We each have the choice in any setting to step back and let go of the mind-set of scarcity. Once we let go of scarcity, we discover the surprising truth of sufficiency. By sufficiency, I don’t mean a quantity of anything. Sufficiency isn’t two steps up from poverty or one step short of abundance. It isn’t a measure of barely enough or more than enough. Sufficiency isn’t an amount at all. It is an experience, a context we generate, and a declaration, a knowing that there is enough, and that we are enough.

When we live in the context of sufficiency, we find a natural freedom and integrity. We engage in life from a sense of our own wholeness rather than a desperate longing to be complete.

For me, its when that lack of awareness of my “wholeness” creates dissatisfaction and I get caught up in a desperate longing to be complete that I feel driven to want more…do more…be more, not recognizing that I already am…enough.

I think Mary Oliver learned what all this means from roses.

Roses, Late Summer

If I had another life

I would want to spend it all on some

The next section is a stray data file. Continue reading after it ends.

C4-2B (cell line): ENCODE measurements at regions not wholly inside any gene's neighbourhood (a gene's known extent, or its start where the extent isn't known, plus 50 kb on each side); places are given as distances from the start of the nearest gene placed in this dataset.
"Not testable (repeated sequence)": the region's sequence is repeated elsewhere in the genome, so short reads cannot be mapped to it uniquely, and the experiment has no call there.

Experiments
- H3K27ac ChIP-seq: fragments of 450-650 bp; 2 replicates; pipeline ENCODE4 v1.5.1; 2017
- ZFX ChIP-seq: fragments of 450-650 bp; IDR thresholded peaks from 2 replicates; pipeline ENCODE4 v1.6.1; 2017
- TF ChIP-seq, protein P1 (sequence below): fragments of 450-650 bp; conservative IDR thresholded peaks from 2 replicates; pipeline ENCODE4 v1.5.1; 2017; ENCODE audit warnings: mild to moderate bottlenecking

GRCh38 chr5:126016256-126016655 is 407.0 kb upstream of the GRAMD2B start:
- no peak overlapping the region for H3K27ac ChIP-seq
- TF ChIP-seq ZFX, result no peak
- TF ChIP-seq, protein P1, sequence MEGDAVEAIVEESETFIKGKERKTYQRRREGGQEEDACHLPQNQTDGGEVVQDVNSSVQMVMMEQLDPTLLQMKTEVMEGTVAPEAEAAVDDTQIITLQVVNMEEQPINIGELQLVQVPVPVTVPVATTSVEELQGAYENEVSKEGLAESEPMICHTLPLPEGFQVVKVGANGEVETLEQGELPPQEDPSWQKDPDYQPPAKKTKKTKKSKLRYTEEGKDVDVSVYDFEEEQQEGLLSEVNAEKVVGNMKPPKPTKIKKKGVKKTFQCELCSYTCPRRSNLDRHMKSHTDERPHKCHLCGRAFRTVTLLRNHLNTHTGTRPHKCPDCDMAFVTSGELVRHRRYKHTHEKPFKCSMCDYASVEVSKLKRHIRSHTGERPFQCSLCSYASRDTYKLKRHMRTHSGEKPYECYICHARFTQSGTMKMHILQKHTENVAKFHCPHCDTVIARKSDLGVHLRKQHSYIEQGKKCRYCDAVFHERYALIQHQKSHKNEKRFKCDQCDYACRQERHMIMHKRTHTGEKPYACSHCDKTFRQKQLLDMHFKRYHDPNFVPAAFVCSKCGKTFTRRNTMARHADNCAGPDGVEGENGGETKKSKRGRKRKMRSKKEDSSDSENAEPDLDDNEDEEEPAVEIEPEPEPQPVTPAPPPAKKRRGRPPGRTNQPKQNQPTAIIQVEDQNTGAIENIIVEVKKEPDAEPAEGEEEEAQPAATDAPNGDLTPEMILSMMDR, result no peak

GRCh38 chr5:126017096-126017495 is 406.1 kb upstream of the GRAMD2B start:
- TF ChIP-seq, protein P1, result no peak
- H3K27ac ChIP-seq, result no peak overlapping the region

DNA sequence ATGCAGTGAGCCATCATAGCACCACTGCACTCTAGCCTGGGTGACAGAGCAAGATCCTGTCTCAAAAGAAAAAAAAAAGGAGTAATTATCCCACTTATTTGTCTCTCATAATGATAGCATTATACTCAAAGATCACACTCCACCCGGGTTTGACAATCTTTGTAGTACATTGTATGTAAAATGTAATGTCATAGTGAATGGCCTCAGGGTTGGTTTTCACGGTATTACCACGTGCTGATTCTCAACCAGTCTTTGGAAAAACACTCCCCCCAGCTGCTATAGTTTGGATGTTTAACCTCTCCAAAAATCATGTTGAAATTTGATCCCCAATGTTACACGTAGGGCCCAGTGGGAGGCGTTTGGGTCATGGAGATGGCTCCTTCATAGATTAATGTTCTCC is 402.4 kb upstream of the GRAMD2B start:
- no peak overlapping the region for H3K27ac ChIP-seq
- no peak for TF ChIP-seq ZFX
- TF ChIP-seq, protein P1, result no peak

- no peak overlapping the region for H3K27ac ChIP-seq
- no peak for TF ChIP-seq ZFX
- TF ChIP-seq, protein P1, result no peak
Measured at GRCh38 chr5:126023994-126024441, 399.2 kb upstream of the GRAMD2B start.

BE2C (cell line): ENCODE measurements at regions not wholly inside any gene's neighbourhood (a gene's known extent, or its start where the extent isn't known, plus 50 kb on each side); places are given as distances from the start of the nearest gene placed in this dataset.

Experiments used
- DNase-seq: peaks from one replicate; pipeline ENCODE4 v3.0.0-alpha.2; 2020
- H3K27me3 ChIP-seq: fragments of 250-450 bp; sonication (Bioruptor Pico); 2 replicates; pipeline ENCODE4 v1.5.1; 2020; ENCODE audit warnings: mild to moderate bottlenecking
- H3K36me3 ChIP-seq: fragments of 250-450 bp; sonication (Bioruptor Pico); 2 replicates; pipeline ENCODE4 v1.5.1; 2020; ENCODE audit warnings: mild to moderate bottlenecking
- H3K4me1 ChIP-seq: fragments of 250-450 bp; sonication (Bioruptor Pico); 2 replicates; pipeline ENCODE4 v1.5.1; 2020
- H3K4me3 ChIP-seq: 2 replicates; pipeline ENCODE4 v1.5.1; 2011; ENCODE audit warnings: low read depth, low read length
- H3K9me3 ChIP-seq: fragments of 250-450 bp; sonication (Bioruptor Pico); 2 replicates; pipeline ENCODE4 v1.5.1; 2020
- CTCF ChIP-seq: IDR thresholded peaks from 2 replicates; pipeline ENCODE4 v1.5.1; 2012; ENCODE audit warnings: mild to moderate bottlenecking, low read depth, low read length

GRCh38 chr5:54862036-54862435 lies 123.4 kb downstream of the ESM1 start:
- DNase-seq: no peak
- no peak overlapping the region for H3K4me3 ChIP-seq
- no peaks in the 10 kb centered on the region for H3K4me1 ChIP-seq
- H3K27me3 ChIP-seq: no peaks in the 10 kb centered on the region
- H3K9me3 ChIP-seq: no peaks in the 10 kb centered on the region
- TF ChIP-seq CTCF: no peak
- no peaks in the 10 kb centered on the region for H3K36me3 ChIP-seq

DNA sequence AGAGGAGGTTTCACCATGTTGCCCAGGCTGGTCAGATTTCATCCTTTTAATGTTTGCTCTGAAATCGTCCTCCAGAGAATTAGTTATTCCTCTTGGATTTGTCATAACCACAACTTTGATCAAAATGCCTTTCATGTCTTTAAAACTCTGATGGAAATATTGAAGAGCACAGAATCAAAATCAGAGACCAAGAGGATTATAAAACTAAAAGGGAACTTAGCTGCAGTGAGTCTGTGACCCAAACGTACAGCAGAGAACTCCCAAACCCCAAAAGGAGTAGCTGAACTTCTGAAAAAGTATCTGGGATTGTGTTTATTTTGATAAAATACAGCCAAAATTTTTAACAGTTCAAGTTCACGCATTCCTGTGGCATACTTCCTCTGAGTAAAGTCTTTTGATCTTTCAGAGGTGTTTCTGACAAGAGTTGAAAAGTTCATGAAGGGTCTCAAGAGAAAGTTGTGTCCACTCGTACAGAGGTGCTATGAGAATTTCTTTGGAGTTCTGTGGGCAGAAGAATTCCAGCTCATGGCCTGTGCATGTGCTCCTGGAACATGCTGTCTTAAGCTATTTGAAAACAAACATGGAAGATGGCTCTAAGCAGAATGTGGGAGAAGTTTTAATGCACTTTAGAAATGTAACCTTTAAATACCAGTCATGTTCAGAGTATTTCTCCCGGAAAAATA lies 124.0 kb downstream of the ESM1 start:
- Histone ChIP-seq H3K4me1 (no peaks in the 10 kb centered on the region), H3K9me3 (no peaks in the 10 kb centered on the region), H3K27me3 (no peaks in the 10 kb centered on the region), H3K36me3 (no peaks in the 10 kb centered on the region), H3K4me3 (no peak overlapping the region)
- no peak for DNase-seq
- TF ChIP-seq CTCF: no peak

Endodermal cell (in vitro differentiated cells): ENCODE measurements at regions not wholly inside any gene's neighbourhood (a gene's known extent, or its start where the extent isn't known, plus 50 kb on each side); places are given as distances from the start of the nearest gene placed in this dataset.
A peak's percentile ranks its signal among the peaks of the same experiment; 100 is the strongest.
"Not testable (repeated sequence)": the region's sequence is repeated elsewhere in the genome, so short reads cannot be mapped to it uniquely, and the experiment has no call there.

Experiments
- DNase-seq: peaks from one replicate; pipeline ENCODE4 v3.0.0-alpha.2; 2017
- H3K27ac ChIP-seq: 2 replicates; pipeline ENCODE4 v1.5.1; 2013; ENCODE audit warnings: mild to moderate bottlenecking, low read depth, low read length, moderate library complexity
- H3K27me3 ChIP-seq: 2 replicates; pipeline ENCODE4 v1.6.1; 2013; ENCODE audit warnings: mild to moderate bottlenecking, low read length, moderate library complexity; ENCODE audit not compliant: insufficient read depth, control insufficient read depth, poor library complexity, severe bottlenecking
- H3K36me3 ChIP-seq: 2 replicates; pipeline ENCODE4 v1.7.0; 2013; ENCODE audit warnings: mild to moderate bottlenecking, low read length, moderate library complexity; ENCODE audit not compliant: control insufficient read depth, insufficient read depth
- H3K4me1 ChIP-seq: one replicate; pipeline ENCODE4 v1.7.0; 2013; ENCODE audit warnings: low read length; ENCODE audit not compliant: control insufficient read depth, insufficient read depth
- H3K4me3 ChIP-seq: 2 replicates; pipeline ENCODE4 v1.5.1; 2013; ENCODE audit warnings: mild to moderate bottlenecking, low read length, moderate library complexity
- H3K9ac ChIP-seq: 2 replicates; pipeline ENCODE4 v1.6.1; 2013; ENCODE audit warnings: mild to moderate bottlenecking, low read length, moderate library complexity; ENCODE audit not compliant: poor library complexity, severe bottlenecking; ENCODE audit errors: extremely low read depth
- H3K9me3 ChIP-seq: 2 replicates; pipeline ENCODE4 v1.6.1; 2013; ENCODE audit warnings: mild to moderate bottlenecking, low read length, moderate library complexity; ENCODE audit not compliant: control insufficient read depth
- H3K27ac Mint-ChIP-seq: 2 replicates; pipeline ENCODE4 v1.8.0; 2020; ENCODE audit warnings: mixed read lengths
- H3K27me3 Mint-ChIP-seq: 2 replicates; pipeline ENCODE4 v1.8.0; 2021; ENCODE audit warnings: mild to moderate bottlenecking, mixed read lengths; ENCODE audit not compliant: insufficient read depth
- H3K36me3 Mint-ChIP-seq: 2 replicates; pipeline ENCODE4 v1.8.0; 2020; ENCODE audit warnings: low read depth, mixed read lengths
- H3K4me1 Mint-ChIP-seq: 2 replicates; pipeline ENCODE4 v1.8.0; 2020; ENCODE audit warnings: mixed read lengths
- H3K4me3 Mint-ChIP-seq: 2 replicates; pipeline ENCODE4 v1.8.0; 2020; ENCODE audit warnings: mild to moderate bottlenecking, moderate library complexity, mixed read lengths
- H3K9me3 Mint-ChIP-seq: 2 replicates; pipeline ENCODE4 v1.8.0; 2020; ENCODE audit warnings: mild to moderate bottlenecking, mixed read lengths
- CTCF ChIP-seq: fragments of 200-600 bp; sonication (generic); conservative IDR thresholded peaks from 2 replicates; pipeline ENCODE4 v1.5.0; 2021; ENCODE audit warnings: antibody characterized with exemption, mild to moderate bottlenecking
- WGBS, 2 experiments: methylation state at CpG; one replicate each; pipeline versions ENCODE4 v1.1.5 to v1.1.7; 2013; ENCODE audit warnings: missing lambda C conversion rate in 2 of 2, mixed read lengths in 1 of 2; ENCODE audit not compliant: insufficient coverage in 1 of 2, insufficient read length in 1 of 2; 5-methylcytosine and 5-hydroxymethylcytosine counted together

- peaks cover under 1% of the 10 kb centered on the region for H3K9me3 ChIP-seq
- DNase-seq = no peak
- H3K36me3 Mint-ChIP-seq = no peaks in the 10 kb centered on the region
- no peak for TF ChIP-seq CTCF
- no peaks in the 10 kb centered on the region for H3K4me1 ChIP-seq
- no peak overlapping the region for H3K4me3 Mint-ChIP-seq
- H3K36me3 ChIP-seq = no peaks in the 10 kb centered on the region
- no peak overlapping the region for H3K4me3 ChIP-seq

unstinting happiness.

I would be a fox, or a tree

full of waving branches.

I wouldn’t mind being a rose

in a field full of roses.

Fear has not yet occurred to them, nor ambition.

Reason they have not yet thought of.

Neither do they ask how long they must be roses, and then what.

Or any other foolish question.


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  1. …Mary Oliver is a person who always knew what it meant, perhaps.

    Really nice essay.  Provocative and thoughtful.

    • Edger on August 17, 2008 at 5:35 pm

    We engage in life from a sense of our own wholeness rather…? No rather about it. We engage in life from a sense of our own wholeness.

    Well I’m ridin’ along